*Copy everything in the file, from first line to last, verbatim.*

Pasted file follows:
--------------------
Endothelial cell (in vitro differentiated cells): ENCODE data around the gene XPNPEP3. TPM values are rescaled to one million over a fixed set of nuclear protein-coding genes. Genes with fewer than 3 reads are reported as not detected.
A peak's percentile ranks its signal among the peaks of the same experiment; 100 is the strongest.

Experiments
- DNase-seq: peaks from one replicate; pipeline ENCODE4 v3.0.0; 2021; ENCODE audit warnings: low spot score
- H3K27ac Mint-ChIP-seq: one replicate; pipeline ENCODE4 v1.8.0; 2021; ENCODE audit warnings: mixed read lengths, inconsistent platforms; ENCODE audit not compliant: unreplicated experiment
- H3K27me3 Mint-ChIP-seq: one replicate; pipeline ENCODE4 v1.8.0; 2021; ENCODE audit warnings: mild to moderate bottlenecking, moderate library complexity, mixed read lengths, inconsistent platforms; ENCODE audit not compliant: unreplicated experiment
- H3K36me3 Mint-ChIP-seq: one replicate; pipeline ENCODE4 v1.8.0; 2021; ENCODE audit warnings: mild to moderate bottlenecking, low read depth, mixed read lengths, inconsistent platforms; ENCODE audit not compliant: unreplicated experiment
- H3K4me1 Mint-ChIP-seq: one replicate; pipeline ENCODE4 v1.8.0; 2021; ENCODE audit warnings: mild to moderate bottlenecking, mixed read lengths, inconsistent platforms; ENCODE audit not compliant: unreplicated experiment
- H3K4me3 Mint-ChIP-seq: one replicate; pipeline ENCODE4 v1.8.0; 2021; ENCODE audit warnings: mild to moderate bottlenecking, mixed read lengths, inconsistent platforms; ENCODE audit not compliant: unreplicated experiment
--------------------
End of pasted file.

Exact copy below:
Endothelial cell (in vitro differentiated cells): ENCODE data around the gene XPNPEP3. TPM values are rescaled to one million over a fixed set of nuclear protein-coding genes. Genes with fewer than 3 reads are reported as not detected.
A peak's percentile ranks its signal among the peaks of the same experiment; 100 is the strongest.

Experiments
- DNase-seq: peaks from one replicate; pipeline ENCODE4 v3.0.0; 2021; ENCODE audit warnings: low spot score
- H3K27ac Mint-ChIP-seq: one replicate; pipeline ENCODE4 v1.8.0; 2021; ENCODE audit warnings: mixed read lengths, inconsistent platforms; ENCODE audit not compliant: unreplicated experiment
- H3K27me3 Mint-ChIP-seq: one replicate; pipeline ENCODE4 v1.8.0; 2021; ENCODE audit warnings: mild to moderate bottlenecking, moderate library complexity, mixed read lengths, inconsistent platforms; ENCODE audit not compliant: unreplicated experiment
- H3K36me3 Mint-ChIP-seq: one replicate; pipeline ENCODE4 v1.8.0; 2021; ENCODE audit warnings: mild to moderate bottlenecking, low read depth, mixed read lengths, inconsistent platforms; ENCODE audit not compliant: unreplicated experiment
- H3K4me1 Mint-ChIP-seq: one replicate; pipeline ENCODE4 v1.8.0; 2021; ENCODE audit warnings: mild to moderate bottlenecking, mixed read lengths, inconsistent platforms; ENCODE audit not compliant: unreplicated experiment
- H3K4me3 Mint-ChIP-seq: one replicate; pipeline ENCODE4 v1.8.0; 2021; ENCODE audit warnings: mild to moderate bottlenecking, mixed read lengths, inconsistent platforms; ENCODE audit not compliant: unreplicated experiment